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Paperback The Phantom Tollbooth Book

ISBN: 0394821998

ISBN13: 9780394821993

The Phantom Tollbooth

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Format: Paperback

Condition: Very Good

$4.69

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Book Overview

A journey through a land where Milo learns the importance of words and numbers provides a cure for his boredom.

Customer Reviews

10 ratings

Fun fun funny

A wonderful tale that is suitable for everyone. Simple yet can be thought provoking at the same time if desired.Hope the ever advancing electronic age will never cause this brilliant story to become irrelevant.

A very entertaining story.

My partner read is when he was little and he downloaded the podcast version. I listened to it and had a giggling time of my life. So. I am buying it here.

Loved it as a kid, love it again now

I remembered loving it as a kid, so grabbed another copy. I’m so glad I did! This is a GREAT read aloud book. My kids range from 6-12 and they’ve enjoyed its silliness. What a good book.

Great story

This book actually has moments in it where I laugh out loud. It's just great.

“WELCOME TO EXPECTATIONS”

Milo’s bored with everything And couldn’t see the reason For learning math or spelling bees No matter what the season At home one day he found a box Not round, but not quite square ONE GENU-INE TURNPIKE TOLLBOOTH The label did declare Intrigued, he jumped into his car Although this was a toy Through the tollbooth he then passed, One jaded little boy He found himself quite somewhere else It happened very fast "WELCOME TO EXPECTATIONS" said a signpost that he passed But in this land there was a feud Between two stubborn brothers One thought words were number one While numbers were the other’s Milo, Humbug, faithful Tock Must help to set things straight Get Rhyme and Reason to return so the feuding will abate The brilliance of this story lies In the author’s verbal skill The places and the characters Provide a learning thrill The characters are wonderful The plotline never dull You’ll read this story several times Until your brain is full So if you are a child at heart From two to ninety two I strongly recommend this one To you, and you, and you Amanda Richards, April 22, 2006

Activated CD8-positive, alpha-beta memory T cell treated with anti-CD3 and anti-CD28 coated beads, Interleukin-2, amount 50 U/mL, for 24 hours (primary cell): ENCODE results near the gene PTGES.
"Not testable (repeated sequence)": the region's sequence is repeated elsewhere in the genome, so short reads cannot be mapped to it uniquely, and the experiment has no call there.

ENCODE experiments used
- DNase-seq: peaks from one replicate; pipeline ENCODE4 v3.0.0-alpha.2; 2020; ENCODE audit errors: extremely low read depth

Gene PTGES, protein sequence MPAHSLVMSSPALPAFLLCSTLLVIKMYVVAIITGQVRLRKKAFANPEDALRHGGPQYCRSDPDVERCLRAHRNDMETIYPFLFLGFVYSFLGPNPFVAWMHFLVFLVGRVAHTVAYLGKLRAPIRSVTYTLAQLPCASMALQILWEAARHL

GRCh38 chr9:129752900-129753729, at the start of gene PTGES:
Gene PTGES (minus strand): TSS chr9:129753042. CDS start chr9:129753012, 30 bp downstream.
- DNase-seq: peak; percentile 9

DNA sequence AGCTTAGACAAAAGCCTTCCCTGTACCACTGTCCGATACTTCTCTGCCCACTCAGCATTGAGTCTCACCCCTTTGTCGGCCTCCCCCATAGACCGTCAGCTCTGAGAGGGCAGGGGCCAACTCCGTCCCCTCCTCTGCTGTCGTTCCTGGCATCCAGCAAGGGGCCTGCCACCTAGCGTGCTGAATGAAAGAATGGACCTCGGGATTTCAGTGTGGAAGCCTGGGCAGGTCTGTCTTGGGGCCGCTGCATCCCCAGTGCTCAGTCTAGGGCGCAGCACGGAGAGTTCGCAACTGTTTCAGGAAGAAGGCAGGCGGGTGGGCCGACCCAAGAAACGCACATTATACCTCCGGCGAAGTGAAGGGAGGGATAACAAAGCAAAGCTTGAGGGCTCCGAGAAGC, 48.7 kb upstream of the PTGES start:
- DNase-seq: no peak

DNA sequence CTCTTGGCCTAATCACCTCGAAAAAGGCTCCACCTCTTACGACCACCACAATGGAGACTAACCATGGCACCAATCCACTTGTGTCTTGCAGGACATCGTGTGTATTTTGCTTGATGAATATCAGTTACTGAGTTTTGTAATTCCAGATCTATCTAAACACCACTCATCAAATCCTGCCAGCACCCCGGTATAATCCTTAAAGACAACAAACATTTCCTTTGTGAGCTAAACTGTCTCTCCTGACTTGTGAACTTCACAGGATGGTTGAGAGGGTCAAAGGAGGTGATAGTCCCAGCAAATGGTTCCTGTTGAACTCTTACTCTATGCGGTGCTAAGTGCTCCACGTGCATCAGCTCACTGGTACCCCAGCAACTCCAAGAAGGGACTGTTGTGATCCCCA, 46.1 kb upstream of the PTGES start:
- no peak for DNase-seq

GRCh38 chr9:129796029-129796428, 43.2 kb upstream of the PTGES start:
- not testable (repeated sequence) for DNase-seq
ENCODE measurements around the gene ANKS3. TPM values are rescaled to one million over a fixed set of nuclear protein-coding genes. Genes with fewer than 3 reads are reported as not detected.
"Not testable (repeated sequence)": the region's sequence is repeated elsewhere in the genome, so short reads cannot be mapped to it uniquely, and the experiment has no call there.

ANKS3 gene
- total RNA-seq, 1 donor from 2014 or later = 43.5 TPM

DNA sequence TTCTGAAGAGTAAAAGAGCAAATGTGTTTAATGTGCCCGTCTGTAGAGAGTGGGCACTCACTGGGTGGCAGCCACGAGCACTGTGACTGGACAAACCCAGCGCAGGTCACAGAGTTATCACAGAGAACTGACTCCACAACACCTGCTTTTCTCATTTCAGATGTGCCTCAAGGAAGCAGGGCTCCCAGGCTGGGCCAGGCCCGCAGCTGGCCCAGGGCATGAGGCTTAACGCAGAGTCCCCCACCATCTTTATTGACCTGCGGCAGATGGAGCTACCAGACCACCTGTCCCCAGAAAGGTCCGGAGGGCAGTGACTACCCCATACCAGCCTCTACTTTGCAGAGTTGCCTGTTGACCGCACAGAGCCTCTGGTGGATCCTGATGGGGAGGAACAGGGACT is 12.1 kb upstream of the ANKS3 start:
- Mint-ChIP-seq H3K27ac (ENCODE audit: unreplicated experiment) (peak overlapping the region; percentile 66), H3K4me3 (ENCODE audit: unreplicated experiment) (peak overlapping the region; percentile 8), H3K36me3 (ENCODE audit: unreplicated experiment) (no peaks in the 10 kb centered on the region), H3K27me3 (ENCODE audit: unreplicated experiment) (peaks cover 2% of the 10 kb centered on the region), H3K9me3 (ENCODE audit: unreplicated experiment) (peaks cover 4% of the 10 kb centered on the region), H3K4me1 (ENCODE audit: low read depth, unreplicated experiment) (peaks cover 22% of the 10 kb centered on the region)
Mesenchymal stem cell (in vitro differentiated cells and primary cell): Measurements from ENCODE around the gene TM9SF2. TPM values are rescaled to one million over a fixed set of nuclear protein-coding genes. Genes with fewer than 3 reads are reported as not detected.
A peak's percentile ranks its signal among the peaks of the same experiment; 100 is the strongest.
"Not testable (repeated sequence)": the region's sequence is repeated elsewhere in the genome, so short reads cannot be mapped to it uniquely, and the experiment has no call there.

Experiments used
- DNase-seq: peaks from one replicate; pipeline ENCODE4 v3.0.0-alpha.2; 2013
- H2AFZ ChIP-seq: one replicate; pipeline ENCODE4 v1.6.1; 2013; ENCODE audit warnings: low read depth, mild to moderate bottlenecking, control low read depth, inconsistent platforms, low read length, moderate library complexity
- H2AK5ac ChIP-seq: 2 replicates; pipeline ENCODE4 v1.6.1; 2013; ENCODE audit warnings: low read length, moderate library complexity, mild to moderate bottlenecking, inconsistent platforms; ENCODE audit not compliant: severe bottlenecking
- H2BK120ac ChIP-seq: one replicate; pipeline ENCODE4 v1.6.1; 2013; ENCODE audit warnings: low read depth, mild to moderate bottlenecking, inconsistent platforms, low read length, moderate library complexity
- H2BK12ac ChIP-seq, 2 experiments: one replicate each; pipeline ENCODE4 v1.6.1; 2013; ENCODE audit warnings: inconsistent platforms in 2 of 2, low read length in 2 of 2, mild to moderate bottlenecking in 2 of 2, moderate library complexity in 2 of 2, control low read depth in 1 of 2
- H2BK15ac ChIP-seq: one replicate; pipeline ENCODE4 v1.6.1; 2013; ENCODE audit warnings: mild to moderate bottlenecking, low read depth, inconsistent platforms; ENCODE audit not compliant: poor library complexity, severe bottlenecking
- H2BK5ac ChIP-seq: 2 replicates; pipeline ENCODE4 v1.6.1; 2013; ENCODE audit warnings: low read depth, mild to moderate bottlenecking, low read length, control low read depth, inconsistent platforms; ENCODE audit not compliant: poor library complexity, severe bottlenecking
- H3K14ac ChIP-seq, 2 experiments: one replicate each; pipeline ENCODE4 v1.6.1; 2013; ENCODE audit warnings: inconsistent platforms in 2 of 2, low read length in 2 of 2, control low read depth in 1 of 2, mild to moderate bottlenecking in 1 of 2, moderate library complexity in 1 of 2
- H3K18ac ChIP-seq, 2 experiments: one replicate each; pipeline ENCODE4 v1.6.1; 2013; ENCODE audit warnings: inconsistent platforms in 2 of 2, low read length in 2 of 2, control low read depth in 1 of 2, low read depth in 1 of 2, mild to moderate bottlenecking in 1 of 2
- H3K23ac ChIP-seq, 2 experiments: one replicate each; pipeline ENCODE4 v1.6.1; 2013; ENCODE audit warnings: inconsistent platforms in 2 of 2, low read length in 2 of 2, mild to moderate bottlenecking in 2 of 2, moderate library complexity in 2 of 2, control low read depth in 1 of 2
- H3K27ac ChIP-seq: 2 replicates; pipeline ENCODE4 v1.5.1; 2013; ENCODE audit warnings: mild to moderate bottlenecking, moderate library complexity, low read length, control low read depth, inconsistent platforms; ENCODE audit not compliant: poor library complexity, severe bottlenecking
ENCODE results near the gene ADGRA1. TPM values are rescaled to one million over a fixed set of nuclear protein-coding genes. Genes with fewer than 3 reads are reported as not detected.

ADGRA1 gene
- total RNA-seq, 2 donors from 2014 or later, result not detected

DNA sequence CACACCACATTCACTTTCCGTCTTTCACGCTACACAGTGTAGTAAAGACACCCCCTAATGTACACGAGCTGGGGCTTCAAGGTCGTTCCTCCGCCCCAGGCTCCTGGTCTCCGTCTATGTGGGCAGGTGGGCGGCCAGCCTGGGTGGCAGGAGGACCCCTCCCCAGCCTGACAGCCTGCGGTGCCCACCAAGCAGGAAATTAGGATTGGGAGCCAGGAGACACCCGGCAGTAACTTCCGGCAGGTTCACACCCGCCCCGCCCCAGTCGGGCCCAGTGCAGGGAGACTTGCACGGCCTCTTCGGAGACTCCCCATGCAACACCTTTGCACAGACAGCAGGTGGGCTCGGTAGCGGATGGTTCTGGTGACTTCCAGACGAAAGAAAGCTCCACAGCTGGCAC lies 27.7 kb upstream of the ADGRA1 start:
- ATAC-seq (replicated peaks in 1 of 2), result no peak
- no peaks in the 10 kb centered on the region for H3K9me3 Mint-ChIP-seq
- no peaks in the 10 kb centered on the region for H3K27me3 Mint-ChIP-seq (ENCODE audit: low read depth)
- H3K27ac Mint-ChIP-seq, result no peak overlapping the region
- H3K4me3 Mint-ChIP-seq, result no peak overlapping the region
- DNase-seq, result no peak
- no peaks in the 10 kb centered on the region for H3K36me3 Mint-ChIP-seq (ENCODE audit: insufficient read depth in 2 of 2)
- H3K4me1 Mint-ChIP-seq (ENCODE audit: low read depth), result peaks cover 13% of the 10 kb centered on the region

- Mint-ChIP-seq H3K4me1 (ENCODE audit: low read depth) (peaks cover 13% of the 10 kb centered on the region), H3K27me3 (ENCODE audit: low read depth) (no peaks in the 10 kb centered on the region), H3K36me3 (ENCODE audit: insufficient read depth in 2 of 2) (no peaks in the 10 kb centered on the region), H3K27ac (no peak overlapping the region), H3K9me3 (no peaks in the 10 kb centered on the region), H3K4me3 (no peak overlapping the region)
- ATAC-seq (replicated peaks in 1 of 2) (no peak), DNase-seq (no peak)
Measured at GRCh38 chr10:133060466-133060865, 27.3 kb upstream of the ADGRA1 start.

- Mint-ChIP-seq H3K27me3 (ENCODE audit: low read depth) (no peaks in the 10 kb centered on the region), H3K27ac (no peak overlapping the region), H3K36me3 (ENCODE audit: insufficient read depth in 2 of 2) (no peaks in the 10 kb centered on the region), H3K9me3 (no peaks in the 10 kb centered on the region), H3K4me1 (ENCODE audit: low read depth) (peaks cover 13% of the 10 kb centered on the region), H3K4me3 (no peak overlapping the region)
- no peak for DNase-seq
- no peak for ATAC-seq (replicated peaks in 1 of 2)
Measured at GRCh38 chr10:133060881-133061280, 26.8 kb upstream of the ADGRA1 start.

Una gran aventura con una gran leccion

A mi me toco leer la version en ingles de este libro para mi clase de Ingles Avanzado en la universidad. A pesar de ser un libro para niños, esta novela consta de lecciones sobre la vida que son mostradas de una forma muy amena e interesante de leer. Nos muestra lo importante de ser un humano, y como con la habilidad que tenemos para pensar puede ser utilizada de miles de maneras productivas, o simplemente otras miles de maneras de como desperdiciarla. Mediante una aventura en un mundo magico y misterioso, Milo se dara cuenta de lo hermosa que es la vida, y de como aprovechar ese potencial en su ser.

The childhood favorite that's still with me